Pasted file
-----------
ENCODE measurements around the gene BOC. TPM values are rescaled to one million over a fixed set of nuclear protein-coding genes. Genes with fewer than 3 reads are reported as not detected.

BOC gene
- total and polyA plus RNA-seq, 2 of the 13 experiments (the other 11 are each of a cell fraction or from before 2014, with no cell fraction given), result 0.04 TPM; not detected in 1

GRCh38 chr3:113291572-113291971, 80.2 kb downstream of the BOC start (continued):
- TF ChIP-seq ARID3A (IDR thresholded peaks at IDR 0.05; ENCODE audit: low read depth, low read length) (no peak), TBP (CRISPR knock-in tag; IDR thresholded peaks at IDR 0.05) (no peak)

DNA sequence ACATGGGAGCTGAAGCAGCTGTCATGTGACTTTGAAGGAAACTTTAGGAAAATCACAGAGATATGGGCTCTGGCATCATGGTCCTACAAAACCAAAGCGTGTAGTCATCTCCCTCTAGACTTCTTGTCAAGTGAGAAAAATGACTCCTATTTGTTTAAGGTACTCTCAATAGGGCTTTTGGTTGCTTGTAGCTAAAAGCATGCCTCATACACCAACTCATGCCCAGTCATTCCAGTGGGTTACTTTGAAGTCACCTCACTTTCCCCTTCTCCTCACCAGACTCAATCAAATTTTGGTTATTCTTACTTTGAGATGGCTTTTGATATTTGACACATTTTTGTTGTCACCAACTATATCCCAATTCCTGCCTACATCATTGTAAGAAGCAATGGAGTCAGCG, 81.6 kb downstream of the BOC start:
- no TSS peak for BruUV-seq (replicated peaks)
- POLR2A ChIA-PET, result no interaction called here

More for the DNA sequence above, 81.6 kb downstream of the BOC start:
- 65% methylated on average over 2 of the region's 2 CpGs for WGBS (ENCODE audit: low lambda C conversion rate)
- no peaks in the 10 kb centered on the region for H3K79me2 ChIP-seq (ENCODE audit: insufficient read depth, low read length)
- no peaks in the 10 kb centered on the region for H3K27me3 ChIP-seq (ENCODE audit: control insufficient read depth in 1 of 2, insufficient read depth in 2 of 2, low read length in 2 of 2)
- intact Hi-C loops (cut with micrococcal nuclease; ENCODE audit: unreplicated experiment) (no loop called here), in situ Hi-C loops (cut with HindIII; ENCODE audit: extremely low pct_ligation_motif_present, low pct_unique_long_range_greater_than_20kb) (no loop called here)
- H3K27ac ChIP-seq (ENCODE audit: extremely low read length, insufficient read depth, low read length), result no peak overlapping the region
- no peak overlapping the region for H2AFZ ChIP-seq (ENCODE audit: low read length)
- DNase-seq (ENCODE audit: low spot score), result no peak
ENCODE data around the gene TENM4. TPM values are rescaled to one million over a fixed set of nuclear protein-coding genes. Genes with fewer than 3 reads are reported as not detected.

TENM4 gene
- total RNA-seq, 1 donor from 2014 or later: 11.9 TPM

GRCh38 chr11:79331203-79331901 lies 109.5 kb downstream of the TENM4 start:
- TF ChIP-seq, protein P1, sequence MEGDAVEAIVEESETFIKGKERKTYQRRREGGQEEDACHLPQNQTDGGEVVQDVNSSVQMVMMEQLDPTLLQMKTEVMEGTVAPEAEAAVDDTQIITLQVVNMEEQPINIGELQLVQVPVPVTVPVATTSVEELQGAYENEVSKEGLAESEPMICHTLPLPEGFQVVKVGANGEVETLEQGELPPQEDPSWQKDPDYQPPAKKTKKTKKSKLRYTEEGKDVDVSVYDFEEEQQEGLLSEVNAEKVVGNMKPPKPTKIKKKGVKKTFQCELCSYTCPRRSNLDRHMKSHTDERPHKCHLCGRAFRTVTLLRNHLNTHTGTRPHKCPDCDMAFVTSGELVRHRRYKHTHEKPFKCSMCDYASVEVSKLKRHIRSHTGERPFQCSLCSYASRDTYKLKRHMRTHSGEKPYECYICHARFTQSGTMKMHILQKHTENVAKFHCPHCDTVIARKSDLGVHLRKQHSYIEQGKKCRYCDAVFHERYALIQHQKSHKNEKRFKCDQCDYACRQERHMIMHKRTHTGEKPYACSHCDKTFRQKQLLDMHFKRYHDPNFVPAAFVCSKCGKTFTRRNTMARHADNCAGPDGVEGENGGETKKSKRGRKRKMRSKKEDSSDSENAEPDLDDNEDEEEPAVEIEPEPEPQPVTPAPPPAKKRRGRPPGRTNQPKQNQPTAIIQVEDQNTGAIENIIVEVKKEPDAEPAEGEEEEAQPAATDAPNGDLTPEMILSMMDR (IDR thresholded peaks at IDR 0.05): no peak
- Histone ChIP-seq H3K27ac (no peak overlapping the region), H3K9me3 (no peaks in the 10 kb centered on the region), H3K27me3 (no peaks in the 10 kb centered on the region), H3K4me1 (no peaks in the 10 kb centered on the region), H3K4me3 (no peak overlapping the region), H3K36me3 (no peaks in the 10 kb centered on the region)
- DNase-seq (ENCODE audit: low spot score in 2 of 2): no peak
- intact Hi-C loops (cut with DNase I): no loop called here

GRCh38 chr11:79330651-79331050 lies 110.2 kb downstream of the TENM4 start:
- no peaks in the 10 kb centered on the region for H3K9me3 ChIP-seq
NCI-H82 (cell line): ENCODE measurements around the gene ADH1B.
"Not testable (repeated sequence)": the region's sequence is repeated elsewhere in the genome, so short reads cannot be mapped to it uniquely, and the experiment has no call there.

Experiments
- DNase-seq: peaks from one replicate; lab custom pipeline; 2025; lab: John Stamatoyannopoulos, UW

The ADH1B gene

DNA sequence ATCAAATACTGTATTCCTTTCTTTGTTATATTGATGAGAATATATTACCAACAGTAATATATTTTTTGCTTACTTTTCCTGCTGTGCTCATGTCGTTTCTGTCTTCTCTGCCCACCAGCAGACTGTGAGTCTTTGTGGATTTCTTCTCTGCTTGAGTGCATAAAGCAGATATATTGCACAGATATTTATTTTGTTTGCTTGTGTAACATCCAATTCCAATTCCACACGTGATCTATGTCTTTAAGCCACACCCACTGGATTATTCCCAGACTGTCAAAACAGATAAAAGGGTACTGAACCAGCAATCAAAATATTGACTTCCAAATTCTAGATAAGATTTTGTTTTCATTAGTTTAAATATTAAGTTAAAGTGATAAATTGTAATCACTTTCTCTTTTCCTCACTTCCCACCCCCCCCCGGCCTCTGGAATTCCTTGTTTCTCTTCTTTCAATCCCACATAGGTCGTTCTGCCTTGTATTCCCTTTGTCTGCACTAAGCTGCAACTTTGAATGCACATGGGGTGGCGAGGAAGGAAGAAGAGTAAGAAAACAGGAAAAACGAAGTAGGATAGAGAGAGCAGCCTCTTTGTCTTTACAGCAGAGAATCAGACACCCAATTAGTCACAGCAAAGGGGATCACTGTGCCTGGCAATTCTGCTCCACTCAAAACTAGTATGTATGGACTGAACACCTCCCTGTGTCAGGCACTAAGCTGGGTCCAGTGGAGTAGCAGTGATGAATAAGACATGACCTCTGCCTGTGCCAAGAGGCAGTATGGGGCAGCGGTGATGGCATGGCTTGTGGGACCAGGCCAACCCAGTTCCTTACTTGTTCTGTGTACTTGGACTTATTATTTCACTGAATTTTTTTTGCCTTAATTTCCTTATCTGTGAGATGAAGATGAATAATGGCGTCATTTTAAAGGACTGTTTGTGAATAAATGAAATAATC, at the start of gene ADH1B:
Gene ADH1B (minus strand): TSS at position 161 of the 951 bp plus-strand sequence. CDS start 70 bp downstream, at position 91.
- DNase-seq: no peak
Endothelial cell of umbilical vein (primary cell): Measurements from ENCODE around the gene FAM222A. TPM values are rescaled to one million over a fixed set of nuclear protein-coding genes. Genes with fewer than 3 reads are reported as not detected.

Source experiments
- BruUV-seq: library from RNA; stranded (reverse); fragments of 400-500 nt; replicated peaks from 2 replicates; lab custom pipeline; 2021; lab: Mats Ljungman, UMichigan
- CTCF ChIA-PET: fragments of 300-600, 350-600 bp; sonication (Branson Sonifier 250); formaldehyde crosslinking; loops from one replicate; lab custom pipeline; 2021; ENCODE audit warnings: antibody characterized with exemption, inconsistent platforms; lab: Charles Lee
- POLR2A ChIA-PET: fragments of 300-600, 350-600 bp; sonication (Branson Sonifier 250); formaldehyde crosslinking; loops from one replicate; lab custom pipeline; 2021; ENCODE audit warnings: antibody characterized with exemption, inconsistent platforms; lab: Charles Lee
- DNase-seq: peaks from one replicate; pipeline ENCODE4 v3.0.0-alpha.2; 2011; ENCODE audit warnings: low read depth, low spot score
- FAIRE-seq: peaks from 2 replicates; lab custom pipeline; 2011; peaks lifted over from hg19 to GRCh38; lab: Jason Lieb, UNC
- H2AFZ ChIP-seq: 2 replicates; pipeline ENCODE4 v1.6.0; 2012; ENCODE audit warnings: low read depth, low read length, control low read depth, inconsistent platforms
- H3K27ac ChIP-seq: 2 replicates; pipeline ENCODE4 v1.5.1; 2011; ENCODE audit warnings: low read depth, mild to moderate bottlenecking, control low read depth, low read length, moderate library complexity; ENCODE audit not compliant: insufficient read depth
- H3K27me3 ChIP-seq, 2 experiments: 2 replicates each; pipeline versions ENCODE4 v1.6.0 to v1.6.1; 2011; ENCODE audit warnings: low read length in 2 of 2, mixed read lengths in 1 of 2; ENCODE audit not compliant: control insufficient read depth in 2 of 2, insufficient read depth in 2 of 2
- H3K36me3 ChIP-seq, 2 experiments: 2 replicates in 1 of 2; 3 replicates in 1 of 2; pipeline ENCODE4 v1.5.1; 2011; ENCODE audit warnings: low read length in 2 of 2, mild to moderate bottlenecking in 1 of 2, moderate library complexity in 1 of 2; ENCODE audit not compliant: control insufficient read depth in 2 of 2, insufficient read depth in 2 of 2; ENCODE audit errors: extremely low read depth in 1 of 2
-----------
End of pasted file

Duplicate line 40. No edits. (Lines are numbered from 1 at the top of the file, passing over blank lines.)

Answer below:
- DNase-seq: peaks from one replicate; pipeline ENCODE4 v3.0.0-alpha.2; 2011; ENCODE audit warnings: low read depth, low spot score